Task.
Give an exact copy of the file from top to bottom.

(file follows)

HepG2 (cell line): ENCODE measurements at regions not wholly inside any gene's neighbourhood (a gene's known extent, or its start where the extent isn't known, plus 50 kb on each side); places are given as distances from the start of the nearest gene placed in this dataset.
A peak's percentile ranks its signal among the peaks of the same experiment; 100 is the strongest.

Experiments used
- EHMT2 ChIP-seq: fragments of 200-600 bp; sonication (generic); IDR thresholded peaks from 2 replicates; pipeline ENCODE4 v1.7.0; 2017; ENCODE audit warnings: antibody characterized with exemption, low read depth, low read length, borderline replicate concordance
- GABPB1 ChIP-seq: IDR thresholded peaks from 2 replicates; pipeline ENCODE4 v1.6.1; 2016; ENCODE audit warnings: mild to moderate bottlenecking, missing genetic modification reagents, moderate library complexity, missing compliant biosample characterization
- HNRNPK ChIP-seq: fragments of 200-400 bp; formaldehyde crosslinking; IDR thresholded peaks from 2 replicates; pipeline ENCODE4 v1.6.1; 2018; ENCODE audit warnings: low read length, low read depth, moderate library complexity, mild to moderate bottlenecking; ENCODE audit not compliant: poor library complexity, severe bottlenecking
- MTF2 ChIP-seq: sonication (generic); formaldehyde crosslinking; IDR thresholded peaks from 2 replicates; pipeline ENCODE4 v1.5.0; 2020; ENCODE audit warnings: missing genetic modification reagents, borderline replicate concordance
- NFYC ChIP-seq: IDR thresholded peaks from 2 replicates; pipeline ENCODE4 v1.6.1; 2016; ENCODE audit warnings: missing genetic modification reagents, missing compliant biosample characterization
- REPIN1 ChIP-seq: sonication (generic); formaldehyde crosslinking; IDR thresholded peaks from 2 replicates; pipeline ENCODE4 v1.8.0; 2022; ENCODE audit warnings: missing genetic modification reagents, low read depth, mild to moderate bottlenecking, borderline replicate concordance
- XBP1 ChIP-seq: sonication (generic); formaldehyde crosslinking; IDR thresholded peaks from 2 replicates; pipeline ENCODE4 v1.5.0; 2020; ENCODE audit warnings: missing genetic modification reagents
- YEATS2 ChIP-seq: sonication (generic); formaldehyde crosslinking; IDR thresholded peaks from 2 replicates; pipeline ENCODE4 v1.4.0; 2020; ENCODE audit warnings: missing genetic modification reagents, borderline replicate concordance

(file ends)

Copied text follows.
HepG2 (cell line): ENCODE measurements at regions not wholly inside any gene's neighbourhood (a gene's known extent, or its start where the extent isn't known, plus 50 kb on each side); places are given as distances from the start of the nearest gene placed in this dataset.
A peak's percentile ranks its signal among the peaks of the same experiment; 100 is the strongest.

Experiments used
- EHMT2 ChIP-seq: fragments of 200-600 bp; sonication (generic); IDR thresholded peaks from 2 replicates; pipeline ENCODE4 v1.7.0; 2017; ENCODE audit warnings: antibody characterized with exemption, low read depth, low read length, borderline replicate concordance
- GABPB1 ChIP-seq: IDR thresholded peaks from 2 replicates; pipeline ENCODE4 v1.6.1; 2016; ENCODE audit warnings: mild to moderate bottlenecking, missing genetic modification reagents, moderate library complexity, missing compliant biosample characterization
- HNRNPK ChIP-seq: fragments of 200-400 bp; formaldehyde crosslinking; IDR thresholded peaks from 2 replicates; pipeline ENCODE4 v1.6.1; 2018; ENCODE audit warnings: low read length, low read depth, moderate library complexity, mild to moderate bottlenecking; ENCODE audit not compliant: poor library complexity, severe bottlenecking
- MTF2 ChIP-seq: sonication (generic); formaldehyde crosslinking; IDR thresholded peaks from 2 replicates; pipeline ENCODE4 v1.5.0; 2020; ENCODE audit warnings: missing genetic modification reagents, borderline replicate concordance
- NFYC ChIP-seq: IDR thresholded peaks from 2 replicates; pipeline ENCODE4 v1.6.1; 2016; ENCODE audit warnings: missing genetic modification reagents, missing compliant biosample characterization
- REPIN1 ChIP-seq: sonication (generic); formaldehyde crosslinking; IDR thresholded peaks from 2 replicates; pipeline ENCODE4 v1.8.0; 2022; ENCODE audit warnings: missing genetic modification reagents, low read depth, mild to moderate bottlenecking, borderline replicate concordance
- XBP1 ChIP-seq: sonication (generic); formaldehyde crosslinking; IDR thresholded peaks from 2 replicates; pipeline ENCODE4 v1.5.0; 2020; ENCODE audit warnings: missing genetic modification reagents
- YEATS2 ChIP-seq: sonication (generic); formaldehyde crosslinking; IDR thresholded peaks from 2 replicates; pipeline ENCODE4 v1.4.0; 2020; ENCODE audit warnings: missing genetic modification reagents, borderline replicate concordance